By Louis Cahill
Does having the right fly line mean catching more fish? Absolutely.
Having the right fly line for the species you’re targeting and the conditions you’re fishing is key for a successful day of fishing. You can buy a line from almost any manufacturer bearing the name ‘Bonefish’ but that doesn’t mean it will be the best line for the day you are on the water. It may do a great job of loading your fast action saltwater fly rod, but not catch you a lot of fish.
When shopping for a fly line, we focus almost completely on how the line casts. Of course it’s important to have a good cast but often it’s too late when we stop to think about how the line we chose fishes, and there are some big differences. This, of course, applies to all types of fishing but is especially pertinent to bonefishing, so I’m using that as an example.
It’s very common these days to see anglers over-line their fly rods.
Putting a 9-weight line on an 8-weight rod absolutely makes it easier to load, but that ease of casting may come at a price. I fished recently with an angler who had paired his Sage One 8-weight with a 9-weight RIO Outbound Short. He liked it because it felt like his Winston trout rod. The only problem was, he couldn’t catch a fish.
There are three things wrong with this setup. First, the head diameter on that line is huge! It casts a huge shadow and makes a thunderous racket every time it lands on the water. It spooked every fish on the flat. Secondly, the short head meant that he had to strip the line in completely every time he recast. There’s no time for that in bonefishing. You need a line you can pick up and recast quickly. Lastly, by slowing the action of his rod down to that of a trout rod, my friend had lost all of the benefits of having a fast action rod.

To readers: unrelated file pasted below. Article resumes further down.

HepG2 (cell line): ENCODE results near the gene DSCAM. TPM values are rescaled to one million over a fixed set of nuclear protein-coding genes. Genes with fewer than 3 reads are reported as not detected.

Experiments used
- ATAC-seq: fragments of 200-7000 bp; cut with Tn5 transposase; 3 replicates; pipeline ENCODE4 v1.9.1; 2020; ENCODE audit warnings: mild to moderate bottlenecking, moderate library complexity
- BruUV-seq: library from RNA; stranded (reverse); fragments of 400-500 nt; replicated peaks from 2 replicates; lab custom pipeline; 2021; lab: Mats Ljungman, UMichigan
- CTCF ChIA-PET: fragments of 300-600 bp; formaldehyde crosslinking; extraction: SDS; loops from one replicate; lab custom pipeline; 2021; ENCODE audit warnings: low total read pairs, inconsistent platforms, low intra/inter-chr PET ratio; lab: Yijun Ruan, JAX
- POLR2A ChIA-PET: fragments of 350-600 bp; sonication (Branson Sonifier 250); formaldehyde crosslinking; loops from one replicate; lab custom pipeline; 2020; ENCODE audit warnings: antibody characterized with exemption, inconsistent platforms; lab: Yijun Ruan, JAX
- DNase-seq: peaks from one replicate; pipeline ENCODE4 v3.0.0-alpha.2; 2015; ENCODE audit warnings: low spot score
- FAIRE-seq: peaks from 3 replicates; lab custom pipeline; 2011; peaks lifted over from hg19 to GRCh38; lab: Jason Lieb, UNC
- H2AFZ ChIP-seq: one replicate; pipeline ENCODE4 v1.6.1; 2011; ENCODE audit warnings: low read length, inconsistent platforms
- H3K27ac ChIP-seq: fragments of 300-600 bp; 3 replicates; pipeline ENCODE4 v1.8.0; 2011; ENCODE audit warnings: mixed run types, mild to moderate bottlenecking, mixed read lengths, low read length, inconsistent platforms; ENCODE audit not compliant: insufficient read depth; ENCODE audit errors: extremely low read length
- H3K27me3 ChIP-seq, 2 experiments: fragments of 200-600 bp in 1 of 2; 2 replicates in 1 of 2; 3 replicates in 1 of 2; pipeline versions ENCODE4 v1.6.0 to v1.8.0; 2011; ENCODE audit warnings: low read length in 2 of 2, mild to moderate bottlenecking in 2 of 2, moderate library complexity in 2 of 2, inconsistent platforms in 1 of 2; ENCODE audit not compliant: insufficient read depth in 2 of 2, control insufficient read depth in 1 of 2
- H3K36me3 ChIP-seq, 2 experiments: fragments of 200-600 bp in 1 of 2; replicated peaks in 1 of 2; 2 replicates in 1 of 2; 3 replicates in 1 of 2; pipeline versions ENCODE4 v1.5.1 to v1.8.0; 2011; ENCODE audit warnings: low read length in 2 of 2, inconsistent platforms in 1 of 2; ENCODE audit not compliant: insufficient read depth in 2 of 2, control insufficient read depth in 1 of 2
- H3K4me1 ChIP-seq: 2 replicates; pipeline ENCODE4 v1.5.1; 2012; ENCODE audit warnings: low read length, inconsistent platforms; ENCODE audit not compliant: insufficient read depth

I’ve seen this problem go the other way, too. I tarpon fished with a buddy a while back who had chosen a RIO Technical Tarpon line. A great line, with a long, fine taper belly, for calm days when fish are spooky. Not so great for fishing the ocean side in five foot swells and howling wind. He was frustrated and ended up fishing my rod.
Like everything in fly fishing, chasing the right line and rod setup boils down to experience. It’s smart to try out several setups before you buy and it’s crucial that you understand the fish you are pursuing and the conditions you’ll be fishing in. Base your choice on knowledge, not marketing.
Start by choosing a rod you can cast. If you find yourself going way out of the norm on line choose to make your rod cartable, it’s not the rod for you. I carry two rods. One technical setup for calm days and one that’s a wind tamer. If you are only carrying one rod, a general purpose, saltwater line is probably a better choice than a specialty line, unless you are dead certain what the conditions will be. In my opinion, you are best off avoiding shooting head style lines. These lines promise distance, but deliver less casting control. Casting distance comes from practice, not purchase.
I hope this helps you be a more effective angler. If you have a rod and line setup you love, or hate, please share it with us in the comments section.Louis Cahill Gink & Gasoline www.ginkandgasoline.com firstname.lastname@example.org Sign Up For Our Weekly Newsletter!